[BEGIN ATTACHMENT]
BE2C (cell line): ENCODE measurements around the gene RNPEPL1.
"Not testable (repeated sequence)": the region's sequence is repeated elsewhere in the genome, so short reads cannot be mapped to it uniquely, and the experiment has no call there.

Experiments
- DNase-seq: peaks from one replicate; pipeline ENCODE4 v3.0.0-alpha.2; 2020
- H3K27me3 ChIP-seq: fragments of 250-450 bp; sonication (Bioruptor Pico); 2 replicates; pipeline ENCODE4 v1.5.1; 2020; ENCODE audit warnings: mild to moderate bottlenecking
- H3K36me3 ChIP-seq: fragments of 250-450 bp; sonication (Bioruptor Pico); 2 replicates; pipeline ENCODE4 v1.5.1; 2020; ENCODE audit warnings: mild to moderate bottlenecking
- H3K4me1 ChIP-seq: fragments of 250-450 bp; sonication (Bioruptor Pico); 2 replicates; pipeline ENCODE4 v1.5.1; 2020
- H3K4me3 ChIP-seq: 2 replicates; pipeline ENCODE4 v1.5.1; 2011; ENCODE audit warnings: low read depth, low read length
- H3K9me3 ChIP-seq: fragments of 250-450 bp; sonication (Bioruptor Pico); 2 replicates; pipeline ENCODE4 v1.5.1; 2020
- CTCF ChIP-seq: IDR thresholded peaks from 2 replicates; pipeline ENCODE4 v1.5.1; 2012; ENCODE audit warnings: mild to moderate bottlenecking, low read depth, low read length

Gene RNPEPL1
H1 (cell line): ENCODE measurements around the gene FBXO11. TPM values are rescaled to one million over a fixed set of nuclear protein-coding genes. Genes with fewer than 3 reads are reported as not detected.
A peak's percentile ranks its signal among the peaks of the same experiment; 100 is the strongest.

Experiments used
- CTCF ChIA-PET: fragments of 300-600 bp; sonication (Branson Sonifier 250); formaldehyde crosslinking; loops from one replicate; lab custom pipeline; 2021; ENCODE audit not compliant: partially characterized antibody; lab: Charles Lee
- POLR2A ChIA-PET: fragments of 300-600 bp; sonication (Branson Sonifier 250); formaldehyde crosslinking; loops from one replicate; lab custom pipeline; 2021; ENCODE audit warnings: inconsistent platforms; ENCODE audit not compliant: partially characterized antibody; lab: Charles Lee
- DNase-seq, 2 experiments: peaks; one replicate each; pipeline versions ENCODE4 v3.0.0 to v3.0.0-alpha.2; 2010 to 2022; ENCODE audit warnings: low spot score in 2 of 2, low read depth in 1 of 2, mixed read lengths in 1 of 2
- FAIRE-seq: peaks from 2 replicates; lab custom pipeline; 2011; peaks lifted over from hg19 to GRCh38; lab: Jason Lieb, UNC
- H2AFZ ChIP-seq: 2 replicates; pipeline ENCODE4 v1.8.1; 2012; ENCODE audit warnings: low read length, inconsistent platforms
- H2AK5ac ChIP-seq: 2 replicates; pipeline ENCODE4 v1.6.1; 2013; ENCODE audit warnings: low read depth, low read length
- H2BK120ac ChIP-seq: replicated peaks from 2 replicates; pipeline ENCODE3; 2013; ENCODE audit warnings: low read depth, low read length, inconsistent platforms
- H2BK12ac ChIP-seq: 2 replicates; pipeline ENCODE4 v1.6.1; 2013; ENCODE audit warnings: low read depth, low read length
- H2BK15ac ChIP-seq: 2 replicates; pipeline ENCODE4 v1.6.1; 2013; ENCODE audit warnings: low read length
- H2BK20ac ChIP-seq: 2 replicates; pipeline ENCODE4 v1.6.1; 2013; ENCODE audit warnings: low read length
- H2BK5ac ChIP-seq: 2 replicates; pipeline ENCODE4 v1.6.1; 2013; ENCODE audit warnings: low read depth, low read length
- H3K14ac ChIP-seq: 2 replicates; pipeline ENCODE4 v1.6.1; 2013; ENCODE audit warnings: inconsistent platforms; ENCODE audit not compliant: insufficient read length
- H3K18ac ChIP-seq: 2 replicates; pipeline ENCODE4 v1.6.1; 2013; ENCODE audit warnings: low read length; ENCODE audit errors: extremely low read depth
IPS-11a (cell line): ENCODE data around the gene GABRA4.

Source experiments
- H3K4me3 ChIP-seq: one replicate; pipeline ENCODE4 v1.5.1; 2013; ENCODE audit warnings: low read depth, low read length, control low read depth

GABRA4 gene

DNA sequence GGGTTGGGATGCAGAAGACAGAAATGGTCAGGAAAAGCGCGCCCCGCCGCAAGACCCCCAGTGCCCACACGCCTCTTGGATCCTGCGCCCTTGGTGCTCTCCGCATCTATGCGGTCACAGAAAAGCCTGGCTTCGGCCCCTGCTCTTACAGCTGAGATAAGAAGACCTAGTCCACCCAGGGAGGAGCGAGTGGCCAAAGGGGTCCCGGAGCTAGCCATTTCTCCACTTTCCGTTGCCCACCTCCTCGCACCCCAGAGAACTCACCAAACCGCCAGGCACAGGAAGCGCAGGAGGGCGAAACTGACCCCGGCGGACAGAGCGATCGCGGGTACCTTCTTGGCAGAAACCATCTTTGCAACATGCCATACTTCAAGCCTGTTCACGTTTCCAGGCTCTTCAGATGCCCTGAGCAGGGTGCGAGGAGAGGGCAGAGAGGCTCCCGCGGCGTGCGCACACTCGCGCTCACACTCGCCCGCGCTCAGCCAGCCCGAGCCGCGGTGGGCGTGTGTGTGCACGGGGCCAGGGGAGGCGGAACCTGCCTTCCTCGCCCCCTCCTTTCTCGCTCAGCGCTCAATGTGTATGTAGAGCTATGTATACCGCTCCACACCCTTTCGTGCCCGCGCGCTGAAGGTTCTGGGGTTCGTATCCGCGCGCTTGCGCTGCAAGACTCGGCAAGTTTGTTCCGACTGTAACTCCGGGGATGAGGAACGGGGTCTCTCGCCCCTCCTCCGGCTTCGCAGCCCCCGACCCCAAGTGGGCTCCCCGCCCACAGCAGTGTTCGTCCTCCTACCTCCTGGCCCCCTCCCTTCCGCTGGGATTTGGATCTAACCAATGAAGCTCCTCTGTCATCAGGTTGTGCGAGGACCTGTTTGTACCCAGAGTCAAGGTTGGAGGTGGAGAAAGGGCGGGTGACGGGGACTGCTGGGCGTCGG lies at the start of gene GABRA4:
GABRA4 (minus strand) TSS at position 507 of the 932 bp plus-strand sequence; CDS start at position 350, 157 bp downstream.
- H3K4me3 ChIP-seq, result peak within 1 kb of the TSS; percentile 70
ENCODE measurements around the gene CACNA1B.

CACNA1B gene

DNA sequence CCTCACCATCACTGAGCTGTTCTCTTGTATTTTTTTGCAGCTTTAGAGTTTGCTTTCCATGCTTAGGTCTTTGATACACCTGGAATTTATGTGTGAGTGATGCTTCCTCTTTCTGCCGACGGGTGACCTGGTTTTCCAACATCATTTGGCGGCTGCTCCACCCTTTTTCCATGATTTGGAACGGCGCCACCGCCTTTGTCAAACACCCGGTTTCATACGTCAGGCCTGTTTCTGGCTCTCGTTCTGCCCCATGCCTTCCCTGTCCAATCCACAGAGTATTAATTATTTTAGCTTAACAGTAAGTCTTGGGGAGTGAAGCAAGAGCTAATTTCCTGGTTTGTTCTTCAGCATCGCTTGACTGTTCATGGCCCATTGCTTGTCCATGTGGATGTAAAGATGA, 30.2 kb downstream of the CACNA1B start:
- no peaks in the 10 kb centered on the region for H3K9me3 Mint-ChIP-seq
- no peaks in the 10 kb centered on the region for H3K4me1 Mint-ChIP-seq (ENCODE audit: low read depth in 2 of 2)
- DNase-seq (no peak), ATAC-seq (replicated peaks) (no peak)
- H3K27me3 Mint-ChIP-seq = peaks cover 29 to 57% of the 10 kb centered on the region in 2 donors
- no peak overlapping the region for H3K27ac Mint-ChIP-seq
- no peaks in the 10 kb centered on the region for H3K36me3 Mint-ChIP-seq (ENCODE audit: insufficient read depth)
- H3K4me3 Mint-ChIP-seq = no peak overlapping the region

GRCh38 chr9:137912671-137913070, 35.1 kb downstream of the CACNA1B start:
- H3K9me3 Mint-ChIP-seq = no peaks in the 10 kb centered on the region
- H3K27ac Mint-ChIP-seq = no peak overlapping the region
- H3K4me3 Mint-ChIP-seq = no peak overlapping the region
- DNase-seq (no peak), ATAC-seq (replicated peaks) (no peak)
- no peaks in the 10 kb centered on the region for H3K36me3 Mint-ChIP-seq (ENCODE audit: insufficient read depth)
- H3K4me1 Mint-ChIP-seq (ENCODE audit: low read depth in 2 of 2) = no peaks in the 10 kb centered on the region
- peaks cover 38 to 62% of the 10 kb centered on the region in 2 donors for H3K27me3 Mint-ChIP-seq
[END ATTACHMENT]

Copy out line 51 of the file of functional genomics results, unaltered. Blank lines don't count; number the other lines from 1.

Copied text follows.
- H3K4me1 Mint-ChIP-seq (ENCODE audit: low read depth in 2 of 2) = no peaks in the 10 kb centered on the region